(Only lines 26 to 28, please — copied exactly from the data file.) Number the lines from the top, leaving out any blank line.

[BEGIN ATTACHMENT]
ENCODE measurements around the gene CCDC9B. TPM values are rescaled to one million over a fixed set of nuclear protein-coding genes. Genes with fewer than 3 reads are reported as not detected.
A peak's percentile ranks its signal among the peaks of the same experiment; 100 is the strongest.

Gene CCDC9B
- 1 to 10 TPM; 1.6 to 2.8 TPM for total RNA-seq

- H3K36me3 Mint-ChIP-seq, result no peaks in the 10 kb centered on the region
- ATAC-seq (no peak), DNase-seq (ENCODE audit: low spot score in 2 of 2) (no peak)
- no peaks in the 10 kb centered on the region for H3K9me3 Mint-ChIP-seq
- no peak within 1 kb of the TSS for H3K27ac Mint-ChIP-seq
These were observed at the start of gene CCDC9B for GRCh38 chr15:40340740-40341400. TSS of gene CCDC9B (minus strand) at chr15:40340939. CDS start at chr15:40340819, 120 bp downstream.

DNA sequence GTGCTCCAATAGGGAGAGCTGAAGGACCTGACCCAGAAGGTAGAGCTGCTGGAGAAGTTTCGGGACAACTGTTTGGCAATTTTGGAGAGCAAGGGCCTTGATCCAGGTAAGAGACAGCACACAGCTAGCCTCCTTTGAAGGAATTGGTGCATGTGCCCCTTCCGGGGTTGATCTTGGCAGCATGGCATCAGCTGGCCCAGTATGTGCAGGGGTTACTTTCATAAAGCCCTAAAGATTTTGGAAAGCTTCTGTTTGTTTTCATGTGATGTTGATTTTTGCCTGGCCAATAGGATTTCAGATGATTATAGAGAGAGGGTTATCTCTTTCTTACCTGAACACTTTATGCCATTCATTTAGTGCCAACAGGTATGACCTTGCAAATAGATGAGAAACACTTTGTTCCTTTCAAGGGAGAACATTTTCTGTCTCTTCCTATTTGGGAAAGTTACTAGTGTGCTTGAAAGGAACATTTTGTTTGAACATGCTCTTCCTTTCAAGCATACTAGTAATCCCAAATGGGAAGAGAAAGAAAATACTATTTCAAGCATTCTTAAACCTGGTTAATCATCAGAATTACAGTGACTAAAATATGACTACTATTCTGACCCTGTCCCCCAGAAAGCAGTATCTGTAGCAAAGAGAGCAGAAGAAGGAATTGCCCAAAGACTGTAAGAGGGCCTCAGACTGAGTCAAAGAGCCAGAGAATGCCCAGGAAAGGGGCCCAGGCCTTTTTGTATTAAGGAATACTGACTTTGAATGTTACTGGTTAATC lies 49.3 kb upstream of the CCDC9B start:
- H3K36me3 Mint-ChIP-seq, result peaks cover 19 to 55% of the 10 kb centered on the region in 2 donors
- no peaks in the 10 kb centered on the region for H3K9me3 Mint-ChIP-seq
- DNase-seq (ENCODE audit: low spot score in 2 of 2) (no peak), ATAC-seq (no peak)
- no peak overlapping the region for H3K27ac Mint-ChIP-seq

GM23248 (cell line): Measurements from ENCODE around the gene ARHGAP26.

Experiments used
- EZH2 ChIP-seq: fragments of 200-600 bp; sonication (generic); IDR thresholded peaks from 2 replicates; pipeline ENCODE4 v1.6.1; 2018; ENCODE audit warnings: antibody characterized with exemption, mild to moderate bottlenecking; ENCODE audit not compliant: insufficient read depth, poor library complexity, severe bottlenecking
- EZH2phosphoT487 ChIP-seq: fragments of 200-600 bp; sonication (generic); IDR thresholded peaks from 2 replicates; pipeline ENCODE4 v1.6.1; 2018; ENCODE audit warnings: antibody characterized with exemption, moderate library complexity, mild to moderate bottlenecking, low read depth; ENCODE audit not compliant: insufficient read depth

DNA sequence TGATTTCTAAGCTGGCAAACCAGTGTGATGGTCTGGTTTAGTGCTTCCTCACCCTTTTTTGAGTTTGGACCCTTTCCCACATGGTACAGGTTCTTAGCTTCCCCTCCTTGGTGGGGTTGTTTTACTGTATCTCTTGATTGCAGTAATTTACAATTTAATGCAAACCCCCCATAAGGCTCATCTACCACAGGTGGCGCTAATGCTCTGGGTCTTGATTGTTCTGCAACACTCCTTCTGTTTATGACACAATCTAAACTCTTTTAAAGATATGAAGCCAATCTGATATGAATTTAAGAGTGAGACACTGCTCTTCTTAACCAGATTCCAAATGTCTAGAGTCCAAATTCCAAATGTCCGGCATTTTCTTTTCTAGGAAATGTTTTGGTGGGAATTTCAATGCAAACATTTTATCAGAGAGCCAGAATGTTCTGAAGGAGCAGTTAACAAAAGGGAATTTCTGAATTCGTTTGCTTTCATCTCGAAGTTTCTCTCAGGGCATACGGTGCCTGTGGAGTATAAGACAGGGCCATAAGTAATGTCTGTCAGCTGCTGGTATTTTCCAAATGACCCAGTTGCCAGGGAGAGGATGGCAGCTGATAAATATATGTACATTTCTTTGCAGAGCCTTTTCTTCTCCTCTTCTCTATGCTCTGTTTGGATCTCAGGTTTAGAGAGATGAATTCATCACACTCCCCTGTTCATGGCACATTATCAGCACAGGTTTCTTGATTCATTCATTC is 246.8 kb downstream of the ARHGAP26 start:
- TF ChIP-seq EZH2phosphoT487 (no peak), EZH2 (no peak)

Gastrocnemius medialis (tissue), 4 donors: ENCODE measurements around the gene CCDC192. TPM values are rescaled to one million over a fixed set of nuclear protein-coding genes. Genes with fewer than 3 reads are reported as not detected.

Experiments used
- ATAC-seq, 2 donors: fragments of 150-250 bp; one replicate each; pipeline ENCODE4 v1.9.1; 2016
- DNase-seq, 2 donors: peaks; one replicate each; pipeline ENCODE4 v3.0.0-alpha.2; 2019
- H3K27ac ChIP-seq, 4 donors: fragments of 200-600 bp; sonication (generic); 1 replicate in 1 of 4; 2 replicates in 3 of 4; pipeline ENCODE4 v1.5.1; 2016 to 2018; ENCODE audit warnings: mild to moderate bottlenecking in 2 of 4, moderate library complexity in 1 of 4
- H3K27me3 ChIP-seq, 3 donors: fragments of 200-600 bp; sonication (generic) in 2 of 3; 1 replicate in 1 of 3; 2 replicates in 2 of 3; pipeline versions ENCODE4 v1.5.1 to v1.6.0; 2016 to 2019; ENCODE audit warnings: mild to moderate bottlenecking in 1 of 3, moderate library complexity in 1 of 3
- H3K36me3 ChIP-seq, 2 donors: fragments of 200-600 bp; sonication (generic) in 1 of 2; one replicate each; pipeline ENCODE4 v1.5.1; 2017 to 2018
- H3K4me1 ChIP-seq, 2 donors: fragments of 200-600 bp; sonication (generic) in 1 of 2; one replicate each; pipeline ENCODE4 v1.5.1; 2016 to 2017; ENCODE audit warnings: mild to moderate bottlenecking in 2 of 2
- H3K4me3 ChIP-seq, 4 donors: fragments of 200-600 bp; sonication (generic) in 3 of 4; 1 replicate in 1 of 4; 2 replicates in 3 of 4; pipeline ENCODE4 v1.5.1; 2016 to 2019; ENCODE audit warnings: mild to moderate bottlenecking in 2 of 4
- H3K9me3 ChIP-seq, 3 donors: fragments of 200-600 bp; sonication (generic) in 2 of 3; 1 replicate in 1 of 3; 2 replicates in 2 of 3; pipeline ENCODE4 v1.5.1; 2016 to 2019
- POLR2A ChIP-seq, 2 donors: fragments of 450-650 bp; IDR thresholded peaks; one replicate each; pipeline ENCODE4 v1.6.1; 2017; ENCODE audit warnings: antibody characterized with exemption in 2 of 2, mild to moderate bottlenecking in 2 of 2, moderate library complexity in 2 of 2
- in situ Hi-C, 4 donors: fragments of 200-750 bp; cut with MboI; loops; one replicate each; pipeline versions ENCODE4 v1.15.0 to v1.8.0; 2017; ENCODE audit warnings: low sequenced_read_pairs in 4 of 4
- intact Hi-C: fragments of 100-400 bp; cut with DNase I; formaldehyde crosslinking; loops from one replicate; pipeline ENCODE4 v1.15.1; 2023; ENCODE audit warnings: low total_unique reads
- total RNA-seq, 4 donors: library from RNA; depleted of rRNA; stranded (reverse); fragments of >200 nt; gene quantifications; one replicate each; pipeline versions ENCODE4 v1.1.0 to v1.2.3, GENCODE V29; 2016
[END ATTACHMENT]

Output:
- H3K27me3 ChIP-seq, 3 donors: fragments of 200-600 bp; sonication (generic) in 2 of 3; 1 replicate in 1 of 3; 2 replicates in 2 of 3; pipeline versions ENCODE4 v1.5.1 to v1.6.0; 2016 to 2019; ENCODE audit warnings: mild to moderate bottlenecking in 1 of 3, moderate library complexity in 1 of 3
- H3K36me3 ChIP-seq, 2 donors: fragments of 200-600 bp; sonication (generic) in 1 of 2; one replicate each; pipeline ENCODE4 v1.5.1; 2017 to 2018
- H3K4me1 ChIP-seq, 2 donors: fragments of 200-600 bp; sonication (generic) in 1 of 2; one replicate each; pipeline ENCODE4 v1.5.1; 2016 to 2017; ENCODE audit warnings: mild to moderate bottlenecking in 2 of 2